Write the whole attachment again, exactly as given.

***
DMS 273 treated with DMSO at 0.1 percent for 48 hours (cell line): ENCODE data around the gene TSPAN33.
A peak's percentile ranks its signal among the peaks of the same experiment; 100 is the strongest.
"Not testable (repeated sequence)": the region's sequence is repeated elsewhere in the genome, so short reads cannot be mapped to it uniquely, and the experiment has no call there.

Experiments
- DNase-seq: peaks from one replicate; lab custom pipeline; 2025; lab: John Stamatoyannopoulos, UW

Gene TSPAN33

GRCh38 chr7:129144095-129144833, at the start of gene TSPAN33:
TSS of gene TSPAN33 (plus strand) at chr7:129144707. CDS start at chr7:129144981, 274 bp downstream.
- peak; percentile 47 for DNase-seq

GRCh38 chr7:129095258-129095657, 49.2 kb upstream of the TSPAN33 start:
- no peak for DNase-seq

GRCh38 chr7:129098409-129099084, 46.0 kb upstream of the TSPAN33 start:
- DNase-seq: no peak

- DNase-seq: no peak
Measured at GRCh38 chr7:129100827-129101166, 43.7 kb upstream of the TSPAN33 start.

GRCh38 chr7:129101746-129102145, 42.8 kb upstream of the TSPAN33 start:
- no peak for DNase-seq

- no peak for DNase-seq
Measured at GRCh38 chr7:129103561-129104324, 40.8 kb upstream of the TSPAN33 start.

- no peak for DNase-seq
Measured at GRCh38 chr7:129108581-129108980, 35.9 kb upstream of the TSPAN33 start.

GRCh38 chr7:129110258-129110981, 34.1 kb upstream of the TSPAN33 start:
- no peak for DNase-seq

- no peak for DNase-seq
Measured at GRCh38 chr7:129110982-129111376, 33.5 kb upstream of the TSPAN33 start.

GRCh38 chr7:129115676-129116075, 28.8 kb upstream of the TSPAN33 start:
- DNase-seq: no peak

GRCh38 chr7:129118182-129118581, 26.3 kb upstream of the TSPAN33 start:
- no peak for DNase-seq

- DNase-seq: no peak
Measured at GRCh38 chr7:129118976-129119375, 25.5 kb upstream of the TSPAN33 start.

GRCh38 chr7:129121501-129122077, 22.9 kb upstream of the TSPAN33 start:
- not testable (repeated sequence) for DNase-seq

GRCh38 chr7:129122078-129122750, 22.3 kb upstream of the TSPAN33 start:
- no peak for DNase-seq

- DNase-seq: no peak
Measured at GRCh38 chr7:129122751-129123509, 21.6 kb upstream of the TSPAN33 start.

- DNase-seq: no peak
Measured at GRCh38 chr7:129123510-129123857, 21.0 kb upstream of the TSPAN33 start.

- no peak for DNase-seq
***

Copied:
DMS 273 treated with DMSO at 0.1 percent for 48 hours (cell line): ENCODE data around the gene TSPAN33.
A peak's percentile ranks its signal among the peaks of the same experiment; 100 is the strongest.
"Not testable (repeated sequence)": the region's sequence is repeated elsewhere in the genome, so short reads cannot be mapped to it uniquely, and the experiment has no call there.

Experiments
- DNase-seq: peaks from one replicate; lab custom pipeline; 2025; lab: John Stamatoyannopoulos, UW

Gene TSPAN33

GRCh38 chr7:129144095-129144833, at the start of gene TSPAN33:
TSS of gene TSPAN33 (plus strand) at chr7:129144707. CDS start at chr7:129144981, 274 bp downstream.
- peak; percentile 47 for DNase-seq

GRCh38 chr7:129095258-129095657, 49.2 kb upstream of the TSPAN33 start:
- no peak for DNase-seq

GRCh38 chr7:129098409-129099084, 46.0 kb upstream of the TSPAN33 start:
- DNase-seq: no peak

- DNase-seq: no peak
Measured at GRCh38 chr7:129100827-129101166, 43.7 kb upstream of the TSPAN33 start.

GRCh38 chr7:129101746-129102145, 42.8 kb upstream of the TSPAN33 start:
- no peak for DNase-seq

- no peak for DNase-seq
Measured at GRCh38 chr7:129103561-129104324, 40.8 kb upstream of the TSPAN33 start.

- no peak for DNase-seq
Measured at GRCh38 chr7:129108581-129108980, 35.9 kb upstream of the TSPAN33 start.

GRCh38 chr7:129110258-129110981, 34.1 kb upstream of the TSPAN33 start:
- no peak for DNase-seq

- no peak for DNase-seq
Measured at GRCh38 chr7:129110982-129111376, 33.5 kb upstream of the TSPAN33 start.

GRCh38 chr7:129115676-129116075, 28.8 kb upstream of the TSPAN33 start:
- DNase-seq: no peak

GRCh38 chr7:129118182-129118581, 26.3 kb upstream of the TSPAN33 start:
- no peak for DNase-seq

- DNase-seq: no peak
Measured at GRCh38 chr7:129118976-129119375, 25.5 kb upstream of the TSPAN33 start.

GRCh38 chr7:129121501-129122077, 22.9 kb upstream of the TSPAN33 start:
- not testable (repeated sequence) for DNase-seq

GRCh38 chr7:129122078-129122750, 22.3 kb upstream of the TSPAN33 start:
- no peak for DNase-seq

- DNase-seq: no peak
Measured at GRCh38 chr7:129122751-129123509, 21.6 kb upstream of the TSPAN33 start.

- DNase-seq: no peak
Measured at GRCh38 chr7:129123510-129123857, 21.0 kb upstream of the TSPAN33 start.

- no peak for DNase-seq